The Royal Institute of Art is developing its activities within the area of artistic research. The school has during its long history engaged with different forms of artistic explorations. However, now it is taking another step by providing a framework and support for artistic research projects undertaken at a formal academic level. The purpose is to highlight and extend knowledge and insights about the processes and possibilities for artistic formation and articulation that exist within fine art, architecture and restoration art.
Compared to the KU-projects, which are generally more open and experimental in their character, the artistic research projects raise higher demands on the formulation of a specific enquiry and the documentation of the process. An artistic research project allows a focused period and opportunity to deepen the artistic experience through an individually managed and delimited project while in dialogue with for example, supervisors and other researchers.
The Royal Institute of Art is part of Konstnärliga forskarskolan (a national research school in the field of arts - www.konstnarligaforskarskolan.se) which is funded by the Swedish Research Council. Within this network, which has been formed around the new artistic doctoral degree, 11 of the Swedish artistic higher education institutions participate. The artistic doctoral degree is based upon artistic practice and is examined through the presentation of a documented artistic research project. The Royal Institute of Art has 3 PhD candidates who are enrolled within this framework.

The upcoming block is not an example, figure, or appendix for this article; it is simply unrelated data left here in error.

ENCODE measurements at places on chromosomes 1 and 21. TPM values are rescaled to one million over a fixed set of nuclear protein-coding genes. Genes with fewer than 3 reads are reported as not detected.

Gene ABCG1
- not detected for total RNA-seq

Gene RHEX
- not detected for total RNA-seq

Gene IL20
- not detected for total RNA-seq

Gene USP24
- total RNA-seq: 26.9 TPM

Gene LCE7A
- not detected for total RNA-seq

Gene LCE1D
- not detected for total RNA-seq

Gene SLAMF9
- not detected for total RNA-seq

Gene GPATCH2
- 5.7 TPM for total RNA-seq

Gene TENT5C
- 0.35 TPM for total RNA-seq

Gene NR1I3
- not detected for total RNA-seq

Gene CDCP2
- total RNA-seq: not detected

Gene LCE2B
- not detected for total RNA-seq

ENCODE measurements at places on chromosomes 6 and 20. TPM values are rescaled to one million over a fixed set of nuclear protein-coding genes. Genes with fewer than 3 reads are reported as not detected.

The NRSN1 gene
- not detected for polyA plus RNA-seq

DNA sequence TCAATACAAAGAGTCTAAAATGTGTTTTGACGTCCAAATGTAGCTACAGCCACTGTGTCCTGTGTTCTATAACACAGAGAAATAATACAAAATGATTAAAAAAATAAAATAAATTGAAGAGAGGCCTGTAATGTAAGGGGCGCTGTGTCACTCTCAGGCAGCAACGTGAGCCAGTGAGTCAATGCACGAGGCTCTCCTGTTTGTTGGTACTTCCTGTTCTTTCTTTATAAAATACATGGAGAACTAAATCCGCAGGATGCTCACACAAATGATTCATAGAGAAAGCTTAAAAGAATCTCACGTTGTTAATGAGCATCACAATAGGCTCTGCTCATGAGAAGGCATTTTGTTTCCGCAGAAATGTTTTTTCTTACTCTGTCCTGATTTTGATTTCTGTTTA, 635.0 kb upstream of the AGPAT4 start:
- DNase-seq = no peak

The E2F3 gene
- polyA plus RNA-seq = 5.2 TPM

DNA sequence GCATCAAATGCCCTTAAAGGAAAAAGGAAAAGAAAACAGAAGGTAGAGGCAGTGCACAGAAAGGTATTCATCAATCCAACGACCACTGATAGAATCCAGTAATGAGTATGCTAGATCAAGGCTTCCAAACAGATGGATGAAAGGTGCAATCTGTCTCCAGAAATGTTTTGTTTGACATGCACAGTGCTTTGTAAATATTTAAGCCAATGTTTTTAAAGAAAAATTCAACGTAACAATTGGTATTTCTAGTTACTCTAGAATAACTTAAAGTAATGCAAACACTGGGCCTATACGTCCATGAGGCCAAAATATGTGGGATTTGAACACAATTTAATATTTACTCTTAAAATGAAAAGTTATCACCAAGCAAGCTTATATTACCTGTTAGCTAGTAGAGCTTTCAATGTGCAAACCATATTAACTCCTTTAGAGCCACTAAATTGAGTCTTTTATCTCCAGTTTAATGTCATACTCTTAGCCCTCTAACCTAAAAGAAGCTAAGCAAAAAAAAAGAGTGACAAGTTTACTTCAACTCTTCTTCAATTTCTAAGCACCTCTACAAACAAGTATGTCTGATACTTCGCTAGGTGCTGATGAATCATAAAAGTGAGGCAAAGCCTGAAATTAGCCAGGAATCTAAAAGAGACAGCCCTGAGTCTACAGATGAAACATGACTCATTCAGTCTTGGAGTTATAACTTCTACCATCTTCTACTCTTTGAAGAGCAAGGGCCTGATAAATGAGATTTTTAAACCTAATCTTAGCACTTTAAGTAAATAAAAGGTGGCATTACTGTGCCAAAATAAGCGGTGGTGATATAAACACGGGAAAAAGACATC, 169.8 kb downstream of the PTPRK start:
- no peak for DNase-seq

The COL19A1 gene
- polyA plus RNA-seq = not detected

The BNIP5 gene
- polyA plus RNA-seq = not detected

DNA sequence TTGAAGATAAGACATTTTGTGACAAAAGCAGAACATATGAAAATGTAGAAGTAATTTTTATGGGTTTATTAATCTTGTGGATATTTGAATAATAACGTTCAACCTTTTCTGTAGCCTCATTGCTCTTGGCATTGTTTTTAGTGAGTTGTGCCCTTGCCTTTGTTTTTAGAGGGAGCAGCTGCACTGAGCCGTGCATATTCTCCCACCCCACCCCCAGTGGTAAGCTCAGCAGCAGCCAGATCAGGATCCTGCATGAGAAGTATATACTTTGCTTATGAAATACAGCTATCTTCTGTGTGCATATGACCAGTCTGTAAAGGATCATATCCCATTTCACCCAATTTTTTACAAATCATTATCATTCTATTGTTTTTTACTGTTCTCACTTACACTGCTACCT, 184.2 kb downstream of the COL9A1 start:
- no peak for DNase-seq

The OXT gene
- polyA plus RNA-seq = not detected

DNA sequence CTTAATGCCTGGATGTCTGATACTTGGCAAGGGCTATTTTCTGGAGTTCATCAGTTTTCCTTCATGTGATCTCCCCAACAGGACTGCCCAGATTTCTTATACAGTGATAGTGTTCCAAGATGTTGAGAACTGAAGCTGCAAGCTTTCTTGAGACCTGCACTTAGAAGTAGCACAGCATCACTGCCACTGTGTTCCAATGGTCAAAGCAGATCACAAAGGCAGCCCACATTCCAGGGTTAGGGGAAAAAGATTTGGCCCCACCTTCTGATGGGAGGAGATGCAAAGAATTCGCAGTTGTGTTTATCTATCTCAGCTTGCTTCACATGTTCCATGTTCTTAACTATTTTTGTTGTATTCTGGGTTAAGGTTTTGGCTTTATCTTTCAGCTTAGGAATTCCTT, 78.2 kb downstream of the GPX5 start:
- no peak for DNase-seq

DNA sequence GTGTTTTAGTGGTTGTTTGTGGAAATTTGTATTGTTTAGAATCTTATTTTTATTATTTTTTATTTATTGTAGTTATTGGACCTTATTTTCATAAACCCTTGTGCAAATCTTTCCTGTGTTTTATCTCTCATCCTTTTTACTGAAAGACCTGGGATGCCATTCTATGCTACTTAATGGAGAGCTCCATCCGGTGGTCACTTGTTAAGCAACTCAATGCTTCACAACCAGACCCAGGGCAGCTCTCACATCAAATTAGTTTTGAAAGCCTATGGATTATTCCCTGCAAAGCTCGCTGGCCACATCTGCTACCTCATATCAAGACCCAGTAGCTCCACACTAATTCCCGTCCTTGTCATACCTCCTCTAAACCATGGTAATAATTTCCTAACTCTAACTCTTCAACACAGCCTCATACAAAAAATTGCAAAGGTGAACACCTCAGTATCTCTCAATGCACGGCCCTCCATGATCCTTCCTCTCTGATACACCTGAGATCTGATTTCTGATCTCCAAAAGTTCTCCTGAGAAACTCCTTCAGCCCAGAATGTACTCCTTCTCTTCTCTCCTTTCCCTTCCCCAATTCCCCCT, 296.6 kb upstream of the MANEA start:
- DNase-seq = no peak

Since 2009 the Royal Institute of Art, also hosts two other artistic research projects run by Peter Hagdahl and Karin Hansson who is a PhD candidate (a collaboration between the Royal Institute of Art and the Department of Computer & Systems Sciences, Stockholm University). In 2010 Emma Kihl embarked upon a research project founded by the Swedish Research Council. Jenny Wiklund is a PhD candidate at the Royal Institute of Technology and undertakes some of her project at the Royal Institute of Art.
Read more about the current research projects, see "Current" in the menu on the left.